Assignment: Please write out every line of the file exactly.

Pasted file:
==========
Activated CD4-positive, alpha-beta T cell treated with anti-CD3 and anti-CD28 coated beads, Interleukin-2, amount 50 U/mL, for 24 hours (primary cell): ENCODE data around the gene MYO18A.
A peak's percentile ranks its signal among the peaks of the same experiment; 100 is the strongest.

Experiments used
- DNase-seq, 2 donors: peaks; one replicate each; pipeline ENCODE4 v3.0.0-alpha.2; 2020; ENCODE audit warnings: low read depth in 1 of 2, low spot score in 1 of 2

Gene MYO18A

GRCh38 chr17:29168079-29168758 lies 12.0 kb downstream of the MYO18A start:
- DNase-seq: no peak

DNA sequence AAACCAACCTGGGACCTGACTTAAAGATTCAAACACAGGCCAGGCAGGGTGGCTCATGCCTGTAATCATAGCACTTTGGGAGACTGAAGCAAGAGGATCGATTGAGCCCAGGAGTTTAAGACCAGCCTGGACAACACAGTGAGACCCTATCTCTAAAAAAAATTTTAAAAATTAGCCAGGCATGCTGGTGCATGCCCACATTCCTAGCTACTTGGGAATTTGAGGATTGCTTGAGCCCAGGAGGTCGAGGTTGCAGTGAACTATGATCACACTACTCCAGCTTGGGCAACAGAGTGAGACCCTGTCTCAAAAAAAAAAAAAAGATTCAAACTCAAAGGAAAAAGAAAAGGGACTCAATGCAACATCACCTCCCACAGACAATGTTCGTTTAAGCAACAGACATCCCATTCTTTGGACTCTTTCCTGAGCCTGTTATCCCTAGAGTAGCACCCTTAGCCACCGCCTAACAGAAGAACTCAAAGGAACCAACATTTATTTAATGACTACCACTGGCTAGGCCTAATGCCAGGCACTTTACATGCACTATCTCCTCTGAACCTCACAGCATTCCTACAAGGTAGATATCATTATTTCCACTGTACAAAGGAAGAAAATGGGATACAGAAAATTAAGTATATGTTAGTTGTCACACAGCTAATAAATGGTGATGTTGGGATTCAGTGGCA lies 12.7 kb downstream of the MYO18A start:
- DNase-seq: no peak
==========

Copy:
Activated CD4-positive, alpha-beta T cell treated with anti-CD3 and anti-CD28 coated beads, Interleukin-2, amount 50 U/mL, for 24 hours (primary cell): ENCODE data around the gene MYO18A.
A peak's percentile ranks its signal among the peaks of the same experiment; 100 is the strongest.

Experiments used
- DNase-seq, 2 donors: peaks; one replicate each; pipeline ENCODE4 v3.0.0-alpha.2; 2020; ENCODE audit warnings: low read depth in 1 of 2, low spot score in 1 of 2

Gene MYO18A

GRCh38 chr17:29168079-29168758 lies 12.0 kb downstream of the MYO18A start:
- DNase-seq: no peak

DNA sequence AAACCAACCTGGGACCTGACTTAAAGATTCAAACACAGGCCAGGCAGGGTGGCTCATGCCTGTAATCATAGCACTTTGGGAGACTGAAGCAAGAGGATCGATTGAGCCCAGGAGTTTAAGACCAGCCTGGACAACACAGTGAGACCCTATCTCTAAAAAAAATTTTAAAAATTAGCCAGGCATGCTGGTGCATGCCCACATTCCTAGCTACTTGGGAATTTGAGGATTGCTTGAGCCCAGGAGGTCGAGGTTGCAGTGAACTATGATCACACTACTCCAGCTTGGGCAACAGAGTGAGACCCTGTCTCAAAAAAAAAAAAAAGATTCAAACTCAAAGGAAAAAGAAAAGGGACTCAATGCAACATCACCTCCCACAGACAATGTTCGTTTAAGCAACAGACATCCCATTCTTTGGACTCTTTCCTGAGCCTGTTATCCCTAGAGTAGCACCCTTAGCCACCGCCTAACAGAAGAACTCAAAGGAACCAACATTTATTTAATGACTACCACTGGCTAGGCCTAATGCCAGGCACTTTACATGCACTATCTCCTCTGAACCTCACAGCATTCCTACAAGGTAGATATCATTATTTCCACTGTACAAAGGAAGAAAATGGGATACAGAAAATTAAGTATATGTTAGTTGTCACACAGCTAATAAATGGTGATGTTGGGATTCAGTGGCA lies 12.7 kb downstream of the MYO18A start:
- DNase-seq: no peak